The Birds and the Bees, and the Flowers, and the Trees

Many people who live in suburban areas complain about deer, exclaiming that their gardens are being destroyed, that the deer are jumping their fences, etc. What if people considered the ecosystem that existed before the suburbs arrived? While it is true that society cannot revert back to the raw natural state, it is also true that encroachment has meant that people are willing to destroy parts of the ecosystem for the sake of property value.

Living in the city is supposed to be beneficial for the natural environment because of the concentration of people which allowed for resources to be efficiently utilized. Outside the urban areas, farmlands grew the food sources and people were able to survive without growing their own crops on their own property. Enter segregation and the housing market boom, and suddenly, there is insufficient agricultural property and what is left requires too much capital to acquire.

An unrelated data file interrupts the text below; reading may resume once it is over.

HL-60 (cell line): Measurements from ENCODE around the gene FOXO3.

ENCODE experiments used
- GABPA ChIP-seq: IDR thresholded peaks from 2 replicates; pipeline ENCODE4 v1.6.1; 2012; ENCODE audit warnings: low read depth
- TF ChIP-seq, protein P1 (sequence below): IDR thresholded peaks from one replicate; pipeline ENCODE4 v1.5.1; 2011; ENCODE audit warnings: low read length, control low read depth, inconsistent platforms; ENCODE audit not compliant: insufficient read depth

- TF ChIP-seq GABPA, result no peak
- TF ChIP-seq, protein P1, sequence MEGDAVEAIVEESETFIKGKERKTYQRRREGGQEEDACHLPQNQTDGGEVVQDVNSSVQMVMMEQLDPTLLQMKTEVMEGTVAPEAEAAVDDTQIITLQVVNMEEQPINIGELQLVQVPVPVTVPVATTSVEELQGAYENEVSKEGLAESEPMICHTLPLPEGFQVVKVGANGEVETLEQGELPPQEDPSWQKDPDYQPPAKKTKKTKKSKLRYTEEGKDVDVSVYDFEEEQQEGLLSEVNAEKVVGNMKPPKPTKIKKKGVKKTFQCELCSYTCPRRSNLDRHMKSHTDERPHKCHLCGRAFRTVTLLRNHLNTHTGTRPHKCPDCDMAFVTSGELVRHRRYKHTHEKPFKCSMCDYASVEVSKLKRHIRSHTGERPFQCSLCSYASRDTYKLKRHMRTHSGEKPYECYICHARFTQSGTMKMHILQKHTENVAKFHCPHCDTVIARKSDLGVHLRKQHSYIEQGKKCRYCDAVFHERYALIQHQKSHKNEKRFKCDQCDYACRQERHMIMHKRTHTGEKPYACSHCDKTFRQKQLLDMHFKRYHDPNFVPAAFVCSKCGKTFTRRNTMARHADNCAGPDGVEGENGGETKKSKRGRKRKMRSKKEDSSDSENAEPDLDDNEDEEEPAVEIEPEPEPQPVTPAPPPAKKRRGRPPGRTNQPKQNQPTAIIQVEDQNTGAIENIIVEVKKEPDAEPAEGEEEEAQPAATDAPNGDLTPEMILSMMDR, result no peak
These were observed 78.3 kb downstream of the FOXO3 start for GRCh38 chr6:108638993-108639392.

However, it was not just the food supply that was affected when the population began to sprawl. Natural predators were hunted almost to the point of extinction so that new property owners did not have to deal with the preexisting ecosystem. Consequently, the prey of said predators enjoyed population explosions that disrupted plant populations and became hazards for the people living near them.

Neighborhoods that are neither urban nor rural come with interactions with wildlife that may or may not be beneficial to the human population. For example, at one point rattlesnakes were learning how not to shake their rattles because they enjoyed farm animals who knew to fear the rattle. Changing behaviors and characteristics of animals are just as threatening as the adaptation of illnesses to certain medications: without proper preparation, the human population may be unable to thrive in the changing ecosystem.

Obviously, suburbs are not about to be bulldozed to the ground to actualize a more natural existence because people who live in those communities have the right to continue living their. Nonetheless, humanity should examine what kind of environment should be continuing to develop and make appropriate choices. After all, historic natural disasters are not limited to changes in the weather.


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